OR… STOP THE FLAT EARTH, I WANT TO GET OFF
November is Conspiracy Month at Tea’s Weird Week. Reporting live from Dallas…
Well, as I mentioned on Facebook, here in Dallas is probably where my story jumps the shark or falls off the edge of reality. The edge of the Flat Earth, that is. Yes, this “globehead” (which is what suckers like me who believe the world is a sphere are called) went undercover to hang out at the Flat Earth International Conference the last two days here in a suburb called Frisco in a hotel conference center.
You’ll be able to read more about the experience in my upcoming book, American Madness (Feral House, August 2020) but for now, here are some random notes, observations, and a couple photos.
- First of all, yes, these people really do believe the earth is flat. Or at least they think that they think they do. I think it’s more cult-like, a group of people looking for a place to belong.
- Some demographics: my estimate was 300-500 attendees. Mostly white, but not exclusively. Wide age range and I would say more men than women, but not by much. Some observations from my note pad, people that looked like “eccentric professors” “kind of punk rock” “family: man with beard, woman in prairie dress, 3 kids–Amish? Mormon?” “bros with backward baseball caps” “Latino bodybuilder with Flat Earth tank top” “sunburnt bald guy with Snidley Whiplash mustache.” But a lot of people looked like regular everyday people you might see in line at the grocery store.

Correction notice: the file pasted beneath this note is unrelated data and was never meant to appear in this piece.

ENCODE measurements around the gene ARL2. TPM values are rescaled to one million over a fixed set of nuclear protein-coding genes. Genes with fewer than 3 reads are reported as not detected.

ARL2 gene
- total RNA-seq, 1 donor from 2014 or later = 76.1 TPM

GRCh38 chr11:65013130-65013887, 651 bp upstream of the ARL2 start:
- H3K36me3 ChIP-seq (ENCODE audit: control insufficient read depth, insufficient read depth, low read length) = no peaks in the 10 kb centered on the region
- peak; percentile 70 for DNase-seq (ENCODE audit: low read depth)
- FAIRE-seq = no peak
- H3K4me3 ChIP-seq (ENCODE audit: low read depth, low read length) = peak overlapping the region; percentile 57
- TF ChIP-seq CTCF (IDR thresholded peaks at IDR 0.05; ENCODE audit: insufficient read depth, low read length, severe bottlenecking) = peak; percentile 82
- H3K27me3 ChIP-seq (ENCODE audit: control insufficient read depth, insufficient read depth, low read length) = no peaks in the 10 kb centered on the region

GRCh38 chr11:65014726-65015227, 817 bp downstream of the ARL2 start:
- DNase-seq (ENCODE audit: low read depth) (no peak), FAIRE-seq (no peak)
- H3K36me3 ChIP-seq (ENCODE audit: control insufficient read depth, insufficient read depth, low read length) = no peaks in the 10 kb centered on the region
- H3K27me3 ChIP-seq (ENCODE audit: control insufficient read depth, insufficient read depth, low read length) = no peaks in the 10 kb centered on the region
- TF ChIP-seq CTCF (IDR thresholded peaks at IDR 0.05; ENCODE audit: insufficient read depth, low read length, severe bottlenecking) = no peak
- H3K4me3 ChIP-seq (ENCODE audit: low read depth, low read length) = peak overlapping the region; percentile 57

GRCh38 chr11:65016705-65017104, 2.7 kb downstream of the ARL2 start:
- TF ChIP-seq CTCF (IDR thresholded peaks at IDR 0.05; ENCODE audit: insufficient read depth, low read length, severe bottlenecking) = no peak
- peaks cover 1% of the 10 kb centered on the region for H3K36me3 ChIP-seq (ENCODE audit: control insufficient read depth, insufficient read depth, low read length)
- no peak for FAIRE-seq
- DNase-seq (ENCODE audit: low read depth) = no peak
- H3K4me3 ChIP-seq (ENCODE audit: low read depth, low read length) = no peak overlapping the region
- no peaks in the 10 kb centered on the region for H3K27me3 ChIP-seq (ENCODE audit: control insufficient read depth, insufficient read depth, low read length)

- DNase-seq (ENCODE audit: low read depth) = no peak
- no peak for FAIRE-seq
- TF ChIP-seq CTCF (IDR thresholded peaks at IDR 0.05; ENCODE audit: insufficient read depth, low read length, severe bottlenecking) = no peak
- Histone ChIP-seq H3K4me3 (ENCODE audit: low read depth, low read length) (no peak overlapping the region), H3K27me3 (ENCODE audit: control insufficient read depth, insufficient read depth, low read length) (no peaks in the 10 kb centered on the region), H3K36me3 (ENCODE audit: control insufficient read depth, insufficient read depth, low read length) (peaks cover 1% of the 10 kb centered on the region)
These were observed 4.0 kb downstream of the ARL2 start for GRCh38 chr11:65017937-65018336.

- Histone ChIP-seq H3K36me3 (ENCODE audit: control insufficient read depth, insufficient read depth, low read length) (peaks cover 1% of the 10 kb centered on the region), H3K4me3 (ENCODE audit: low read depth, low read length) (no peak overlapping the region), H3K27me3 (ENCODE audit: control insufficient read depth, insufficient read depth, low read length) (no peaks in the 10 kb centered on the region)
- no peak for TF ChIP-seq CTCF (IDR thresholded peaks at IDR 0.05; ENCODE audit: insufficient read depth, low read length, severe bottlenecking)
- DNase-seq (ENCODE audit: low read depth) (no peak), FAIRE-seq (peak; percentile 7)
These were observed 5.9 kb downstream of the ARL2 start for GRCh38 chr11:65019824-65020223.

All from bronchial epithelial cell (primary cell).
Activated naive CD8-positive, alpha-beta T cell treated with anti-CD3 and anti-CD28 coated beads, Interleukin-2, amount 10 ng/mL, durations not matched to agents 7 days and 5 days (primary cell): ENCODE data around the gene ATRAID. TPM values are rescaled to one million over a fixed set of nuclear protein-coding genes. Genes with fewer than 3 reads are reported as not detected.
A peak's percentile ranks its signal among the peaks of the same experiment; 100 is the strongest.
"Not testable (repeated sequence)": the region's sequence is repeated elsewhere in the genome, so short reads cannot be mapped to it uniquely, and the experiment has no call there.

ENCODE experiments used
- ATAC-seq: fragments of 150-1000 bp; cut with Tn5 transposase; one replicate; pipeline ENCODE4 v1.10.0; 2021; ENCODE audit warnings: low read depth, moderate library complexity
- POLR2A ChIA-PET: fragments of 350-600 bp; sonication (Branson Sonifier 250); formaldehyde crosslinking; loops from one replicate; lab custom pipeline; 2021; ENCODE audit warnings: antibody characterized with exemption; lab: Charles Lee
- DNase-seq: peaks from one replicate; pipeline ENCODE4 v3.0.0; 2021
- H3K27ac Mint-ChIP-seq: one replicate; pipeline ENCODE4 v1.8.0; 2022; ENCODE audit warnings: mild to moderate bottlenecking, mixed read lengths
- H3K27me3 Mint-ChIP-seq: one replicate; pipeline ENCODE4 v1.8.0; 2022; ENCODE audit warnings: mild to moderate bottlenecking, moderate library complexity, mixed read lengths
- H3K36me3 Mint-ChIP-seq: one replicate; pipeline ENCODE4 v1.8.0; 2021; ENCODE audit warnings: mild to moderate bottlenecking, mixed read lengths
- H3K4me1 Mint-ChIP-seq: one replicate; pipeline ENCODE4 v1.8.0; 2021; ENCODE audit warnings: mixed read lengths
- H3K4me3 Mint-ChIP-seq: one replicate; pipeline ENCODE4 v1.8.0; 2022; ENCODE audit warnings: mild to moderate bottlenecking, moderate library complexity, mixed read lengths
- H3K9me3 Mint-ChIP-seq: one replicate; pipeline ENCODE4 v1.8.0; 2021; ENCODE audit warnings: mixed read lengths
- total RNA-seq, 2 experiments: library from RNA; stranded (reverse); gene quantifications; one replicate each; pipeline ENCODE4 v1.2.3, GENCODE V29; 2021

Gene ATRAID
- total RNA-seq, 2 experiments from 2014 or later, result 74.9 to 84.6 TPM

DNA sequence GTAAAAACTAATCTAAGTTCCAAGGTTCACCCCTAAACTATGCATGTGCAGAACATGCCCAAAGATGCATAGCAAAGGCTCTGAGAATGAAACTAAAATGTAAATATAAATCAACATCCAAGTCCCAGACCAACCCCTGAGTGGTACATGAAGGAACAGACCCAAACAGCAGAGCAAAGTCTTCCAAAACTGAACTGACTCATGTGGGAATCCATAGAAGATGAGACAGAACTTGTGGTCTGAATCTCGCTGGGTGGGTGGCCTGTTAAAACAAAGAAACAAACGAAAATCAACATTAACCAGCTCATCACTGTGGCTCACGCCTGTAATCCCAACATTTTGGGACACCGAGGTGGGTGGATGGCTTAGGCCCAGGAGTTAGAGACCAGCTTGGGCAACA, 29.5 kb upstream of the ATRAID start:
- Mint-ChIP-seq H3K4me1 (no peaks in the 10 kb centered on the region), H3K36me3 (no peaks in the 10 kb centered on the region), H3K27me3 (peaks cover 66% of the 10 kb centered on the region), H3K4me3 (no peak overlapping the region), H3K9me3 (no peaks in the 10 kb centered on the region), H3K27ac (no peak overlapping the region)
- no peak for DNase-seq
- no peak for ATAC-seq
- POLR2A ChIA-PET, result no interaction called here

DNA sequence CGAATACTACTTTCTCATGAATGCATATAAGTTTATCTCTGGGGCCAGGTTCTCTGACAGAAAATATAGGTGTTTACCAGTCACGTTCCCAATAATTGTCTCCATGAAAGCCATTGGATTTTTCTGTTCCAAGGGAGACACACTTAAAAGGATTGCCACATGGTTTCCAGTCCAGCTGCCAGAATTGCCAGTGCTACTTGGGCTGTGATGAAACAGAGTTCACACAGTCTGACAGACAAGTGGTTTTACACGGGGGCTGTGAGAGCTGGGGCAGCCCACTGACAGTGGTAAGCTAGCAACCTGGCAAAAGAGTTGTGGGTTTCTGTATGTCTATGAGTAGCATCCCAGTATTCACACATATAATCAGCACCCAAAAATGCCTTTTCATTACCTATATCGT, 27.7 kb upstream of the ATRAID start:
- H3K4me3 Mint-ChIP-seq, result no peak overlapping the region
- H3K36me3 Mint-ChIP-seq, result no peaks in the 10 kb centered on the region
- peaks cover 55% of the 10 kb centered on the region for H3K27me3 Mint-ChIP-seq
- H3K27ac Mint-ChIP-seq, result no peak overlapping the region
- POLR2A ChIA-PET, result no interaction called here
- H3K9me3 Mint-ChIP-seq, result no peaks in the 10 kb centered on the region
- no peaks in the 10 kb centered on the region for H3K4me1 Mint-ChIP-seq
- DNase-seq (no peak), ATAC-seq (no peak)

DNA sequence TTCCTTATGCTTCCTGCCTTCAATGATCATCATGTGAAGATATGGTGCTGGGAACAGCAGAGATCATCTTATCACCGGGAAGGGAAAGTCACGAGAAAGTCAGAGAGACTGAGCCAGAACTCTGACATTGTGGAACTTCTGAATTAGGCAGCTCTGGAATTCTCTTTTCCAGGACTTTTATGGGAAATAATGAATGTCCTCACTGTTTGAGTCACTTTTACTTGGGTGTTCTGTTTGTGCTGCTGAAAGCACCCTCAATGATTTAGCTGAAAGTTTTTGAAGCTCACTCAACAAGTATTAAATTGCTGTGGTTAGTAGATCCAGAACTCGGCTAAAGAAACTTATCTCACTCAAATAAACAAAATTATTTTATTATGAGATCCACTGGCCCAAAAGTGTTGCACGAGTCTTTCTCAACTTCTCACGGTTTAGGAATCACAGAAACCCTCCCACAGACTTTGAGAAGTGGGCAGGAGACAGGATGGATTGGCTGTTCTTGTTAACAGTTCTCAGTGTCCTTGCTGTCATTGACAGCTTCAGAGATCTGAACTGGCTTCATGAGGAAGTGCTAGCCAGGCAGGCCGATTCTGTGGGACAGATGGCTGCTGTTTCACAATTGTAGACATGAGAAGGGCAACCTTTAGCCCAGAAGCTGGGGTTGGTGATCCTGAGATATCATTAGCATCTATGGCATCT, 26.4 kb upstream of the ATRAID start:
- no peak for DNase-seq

- Enemies of Flat Earthers, called out repeatedly during the conference: NASA (“masonic and Satanic,” as one speaker said), Neil Degrasse-Tyson, Bill Nye, MythBusters (all guilty of ridiculing flat earth), Albert Einstein, Elon Musk, and mainstream media. They did seem to admire Nikola Tesla.
- There were about a dozen young kids in attendance. I did make me really sad to think of these kids growing up being told that space and space exploration and science in general is FAKE. Science is very cool, kids.
- I recommend the Netflix doc on FLat Earthers. Behind the Curve. Most of the people in that doc were here, including main subject Mark Sargent.
- There are religious flat earthers, who believe the Bible provides clues that the earth is flat. Then there are flat earthers who have pieced together some pseudo-science experiments, like bring a carpenter’s level onto an airplane or shining a laser across a flat area to prove there’s no curvature.
- One moment I kept thinking about– during a break I went across the street to get a slice of pizza from 7-11. I sat on a bench outside to scarf it down. A guy came walking up and gave a little wave. “Hey, fellow Flat Earther,” he said. “Hey man!” I replied. He looked like he wanted to say something more, but he shyly turned away. I saw him around the conference, sitting by himself. He seemed awkward, lonely, in need of a friend. He probably fell down a YouTube hole (that’s how many Flat Earthers are converted) and ended up here.
- The most popular flat earth pseudoscience podcast is GLOBEBUSTERS (their experiments were featured in the Behind the Curve documentary). I got to see a recording of the podcast including a live performance of the Globebusters theme song! It’s not quite a parody of the Ghostbusters song, but kind of an odd remix and it’s been stuck in my damn head all day.